Though privacy pros work in drastically different industries, with vastly different constituencies and information collection practices, a common thread that intersects the profession is that privacy is contextual. Defining privacy and what constitutes personally identifiable information is constantly being discussed and debated — even today at the FTC's PrivacyCon event. Businesses trying to push the envelope with new innovations are often nudging the privacy line to new, sometimes controversial and uncomfortable places. Even the cold, hard, scientific calculations of de-identification are hotly debated among scholars, privacy pros, and privacy activists.
All this goes to say that privacy is protean, squishy, and relative. Ultimately, this makes the work of the privacy pro all the more important because sometimes there’s no obvious answer when a product manager walks up and says, "Is this okay?" It’s the privacy pro who helps guide the organization toward finding a suitable answer for both their customers and their business.
That’s why the latest Pew Research Center report on consumer privacy and information sharing is a fascinating look into the decision-making process of U.S.-based consumers. In a nutshell, what makes Americans decide to share their personal information? Well, the answer is: “It depends.”
Conducted by Lee Rainie and Maeve Duggan, Pew’s latest report surveyed 461 U.S. adults and nine focus groups of 80 individuals, finding that there are various circumstances under which consumers will share data or permit surveillance in exchange for something of perceived value.
Pew examined six different scenarios to unearth this decision-making process, including the presence of office surveillance cameras, the sharing of health information, retail loyalty cards, obtaining auto insurance, and using free social media and smart thermostats. Many of the respondents expressed concern about the security of the information they decide to share and express anger about the flood of advertisements, calls, and emails they receive after sharing their data.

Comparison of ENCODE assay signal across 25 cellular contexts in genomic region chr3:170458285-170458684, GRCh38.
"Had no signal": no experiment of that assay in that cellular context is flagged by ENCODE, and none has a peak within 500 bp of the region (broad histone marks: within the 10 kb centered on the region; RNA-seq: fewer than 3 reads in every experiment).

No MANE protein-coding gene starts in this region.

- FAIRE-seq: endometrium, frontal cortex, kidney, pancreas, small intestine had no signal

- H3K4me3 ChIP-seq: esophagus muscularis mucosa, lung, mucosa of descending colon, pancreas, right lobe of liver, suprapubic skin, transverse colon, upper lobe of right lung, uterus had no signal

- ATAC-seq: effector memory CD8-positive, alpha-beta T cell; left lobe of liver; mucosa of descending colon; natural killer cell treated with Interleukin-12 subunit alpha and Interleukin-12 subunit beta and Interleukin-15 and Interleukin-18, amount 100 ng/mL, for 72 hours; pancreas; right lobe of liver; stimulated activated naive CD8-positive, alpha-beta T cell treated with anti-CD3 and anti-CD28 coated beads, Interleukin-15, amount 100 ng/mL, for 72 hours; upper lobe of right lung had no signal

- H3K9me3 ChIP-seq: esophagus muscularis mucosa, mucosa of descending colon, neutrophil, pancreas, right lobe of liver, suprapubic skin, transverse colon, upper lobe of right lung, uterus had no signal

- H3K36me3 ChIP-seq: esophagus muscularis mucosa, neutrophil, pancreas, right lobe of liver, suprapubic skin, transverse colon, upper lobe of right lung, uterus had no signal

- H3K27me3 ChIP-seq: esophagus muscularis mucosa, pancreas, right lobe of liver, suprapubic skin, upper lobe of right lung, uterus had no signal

The survey did not find any consistent demographic patterns in respondents’ answers, however. Views could vary depending on age, income, education, but other times they did not. Pew also did not find any “statistically meaningful differences in women’s and men’s answers" to any of the six scenarios.
There were, however, some trends worth noting.
When considering trading their personal information for something of perceived value, respondents said that often the initial bargain might be worthwhile, but follow-up messaging and advertising from companies that collect the data was “annoying and unwanted.” Consumers also worry about data security, hacking, and the protection of their data. One of the most precious data points for consumers is their location. As Pew points out, “Some of the most strongly negative reactions came in response to scenarios involving the sharing of personal location data.” Respondents also found profiling to be creepy, bringing up words such as “Big Brother.” Finally, consumers are suspicious of the secondary use of their data.